Once an Addict, now a Counselor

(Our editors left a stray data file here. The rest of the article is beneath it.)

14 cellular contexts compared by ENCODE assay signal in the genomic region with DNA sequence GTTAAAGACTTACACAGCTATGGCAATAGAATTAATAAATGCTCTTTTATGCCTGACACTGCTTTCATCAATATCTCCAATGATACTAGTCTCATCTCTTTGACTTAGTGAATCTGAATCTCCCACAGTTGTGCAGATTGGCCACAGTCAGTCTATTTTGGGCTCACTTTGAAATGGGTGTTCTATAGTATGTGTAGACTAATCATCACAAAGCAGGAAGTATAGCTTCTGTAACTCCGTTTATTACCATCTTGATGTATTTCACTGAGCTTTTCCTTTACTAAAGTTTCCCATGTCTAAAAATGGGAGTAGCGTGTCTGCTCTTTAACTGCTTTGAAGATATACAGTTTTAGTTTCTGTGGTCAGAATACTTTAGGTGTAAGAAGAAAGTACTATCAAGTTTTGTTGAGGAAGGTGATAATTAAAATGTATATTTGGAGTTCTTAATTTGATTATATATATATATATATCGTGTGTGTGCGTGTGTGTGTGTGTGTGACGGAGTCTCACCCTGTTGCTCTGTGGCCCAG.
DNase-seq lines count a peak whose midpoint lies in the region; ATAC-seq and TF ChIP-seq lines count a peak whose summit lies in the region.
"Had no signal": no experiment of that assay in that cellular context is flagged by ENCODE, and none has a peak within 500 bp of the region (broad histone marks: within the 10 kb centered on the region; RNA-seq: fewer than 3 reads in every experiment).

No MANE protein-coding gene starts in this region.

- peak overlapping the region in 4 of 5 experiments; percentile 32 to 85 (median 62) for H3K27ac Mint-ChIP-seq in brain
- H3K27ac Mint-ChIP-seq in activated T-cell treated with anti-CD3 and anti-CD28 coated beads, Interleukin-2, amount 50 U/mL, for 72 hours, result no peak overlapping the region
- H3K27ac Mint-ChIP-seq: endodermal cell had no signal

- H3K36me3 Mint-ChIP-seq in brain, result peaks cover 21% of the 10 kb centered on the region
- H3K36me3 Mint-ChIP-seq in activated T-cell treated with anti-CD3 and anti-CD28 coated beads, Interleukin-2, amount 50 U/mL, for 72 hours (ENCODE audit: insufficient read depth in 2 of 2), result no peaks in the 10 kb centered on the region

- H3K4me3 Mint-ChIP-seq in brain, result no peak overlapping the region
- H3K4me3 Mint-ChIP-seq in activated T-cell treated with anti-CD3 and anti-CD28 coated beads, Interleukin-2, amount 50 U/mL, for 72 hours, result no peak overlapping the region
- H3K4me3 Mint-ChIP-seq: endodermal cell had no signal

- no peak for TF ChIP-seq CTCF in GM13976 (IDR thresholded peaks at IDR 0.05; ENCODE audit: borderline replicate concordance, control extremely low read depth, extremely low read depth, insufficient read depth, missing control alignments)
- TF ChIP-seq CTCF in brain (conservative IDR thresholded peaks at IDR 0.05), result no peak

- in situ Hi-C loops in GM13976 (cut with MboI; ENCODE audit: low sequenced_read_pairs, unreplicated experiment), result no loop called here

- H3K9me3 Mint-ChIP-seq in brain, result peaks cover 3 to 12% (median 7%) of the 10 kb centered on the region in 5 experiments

He was treated and he is now treating others. This is a man who has been clean for the last four years, with a slim and slender hope he got from the rehabilitation center. For 41 year-old Dechen Wangdi from Paro, the tryst with alcohol began at a very early stage in life, when he was just around 6-7 years. Customary to Bhutanese traditions, he was treated to the real taste of alcohol when he visited other houses in his village during congregations and celebrations. He started abusing marijuana at the prime age of 16. Unknown to him, he had entered the stage in addiction called the “addiction shift,” where addicts usually try out other varieties of intoxicants like tablets. “It gave me a certain sense of confidence and to face and talk with my friends, teachers and relatives,” he says. “I was a shy person and in order for me to stand equal with my peers in the crowd, drugs and alcohol gave me that much needed springboard.” That left him languishing, as he could not qualify the class X board exams. Back home, he got married and helped his parents and in-laws in the farm. But negativity was all around. The addict-turned-counselor said that whatever he used to earn doing menial works in the village was spent on drugs. When he ran out of cash, he resorted to lie to his parents and then one lie led to another. He got a chance to redeem himself and joined the militia in 2003, after which he was offered a job by the government. However, three years into his working life, the old demon in him returned. He was in conflict with the law. He was imprisoned for three years. But the one thing that still haunts him the most is hurting his godmother, his maternal aunt who bred him, caressed him and loved him. Out of intoxication, he blurted the most hurtful of words to his aunt which he regrets even today. He is still waiting for that day when he can face his godmother and seek her forgiveness. General people conceive ‘disease’ as some sort of pain and malfunction in the human body or organs. How¬ever, Dechen says that addiction is a disease, a chronic disease which cannot be seen but something which is progressive in nature inside the human brain. As a consequence, it creates disharmony between friends, within family members, and discords in the society. And just as a car needs a mechanic, addicts too need rehabilitation, and there is nothing embarrassing or shameful in seeking treatment. He did it, and just like the name of the program, gave a U turn to his life.


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